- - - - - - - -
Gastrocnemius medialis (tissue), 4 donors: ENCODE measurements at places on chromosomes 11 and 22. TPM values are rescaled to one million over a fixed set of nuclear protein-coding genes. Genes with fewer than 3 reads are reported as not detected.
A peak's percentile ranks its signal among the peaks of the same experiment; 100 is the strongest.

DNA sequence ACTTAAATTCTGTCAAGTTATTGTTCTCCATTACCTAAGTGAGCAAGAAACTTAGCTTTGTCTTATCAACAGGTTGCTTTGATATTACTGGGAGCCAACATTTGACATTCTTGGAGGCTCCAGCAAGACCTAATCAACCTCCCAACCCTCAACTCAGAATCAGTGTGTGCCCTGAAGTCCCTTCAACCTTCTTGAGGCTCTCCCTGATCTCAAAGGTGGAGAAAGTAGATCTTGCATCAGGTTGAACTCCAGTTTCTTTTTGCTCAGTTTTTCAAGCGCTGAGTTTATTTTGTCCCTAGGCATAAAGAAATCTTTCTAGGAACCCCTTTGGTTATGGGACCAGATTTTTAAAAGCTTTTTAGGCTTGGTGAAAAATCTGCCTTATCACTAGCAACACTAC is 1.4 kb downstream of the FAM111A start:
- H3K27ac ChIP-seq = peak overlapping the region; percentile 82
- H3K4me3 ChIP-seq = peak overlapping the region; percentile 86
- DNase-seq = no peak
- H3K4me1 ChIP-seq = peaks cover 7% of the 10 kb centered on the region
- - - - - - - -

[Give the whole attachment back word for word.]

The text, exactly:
Gastrocnemius medialis (tissue), 4 donors: ENCODE measurements at places on chromosomes 11 and 22. TPM values are rescaled to one million over a fixed set of nuclear protein-coding genes. Genes with fewer than 3 reads are reported as not detected.
A peak's percentile ranks its signal among the peaks of the same experiment; 100 is the strongest.

DNA sequence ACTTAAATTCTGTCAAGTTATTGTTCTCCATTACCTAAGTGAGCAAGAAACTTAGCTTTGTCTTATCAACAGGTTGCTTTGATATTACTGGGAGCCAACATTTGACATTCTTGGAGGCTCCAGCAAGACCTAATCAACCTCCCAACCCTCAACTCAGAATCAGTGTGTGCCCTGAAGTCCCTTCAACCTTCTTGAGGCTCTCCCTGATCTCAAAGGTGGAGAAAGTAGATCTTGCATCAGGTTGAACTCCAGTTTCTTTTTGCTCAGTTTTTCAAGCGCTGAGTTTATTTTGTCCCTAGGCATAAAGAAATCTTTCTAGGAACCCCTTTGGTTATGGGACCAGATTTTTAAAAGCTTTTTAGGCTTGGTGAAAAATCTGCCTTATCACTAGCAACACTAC is 1.4 kb downstream of the FAM111A start:
- H3K27ac ChIP-seq = peak overlapping the region; percentile 82
- H3K4me3 ChIP-seq = peak overlapping the region; percentile 86
- DNase-seq = no peak
- H3K4me1 ChIP-seq = peaks cover 7% of the 10 kb centered on the region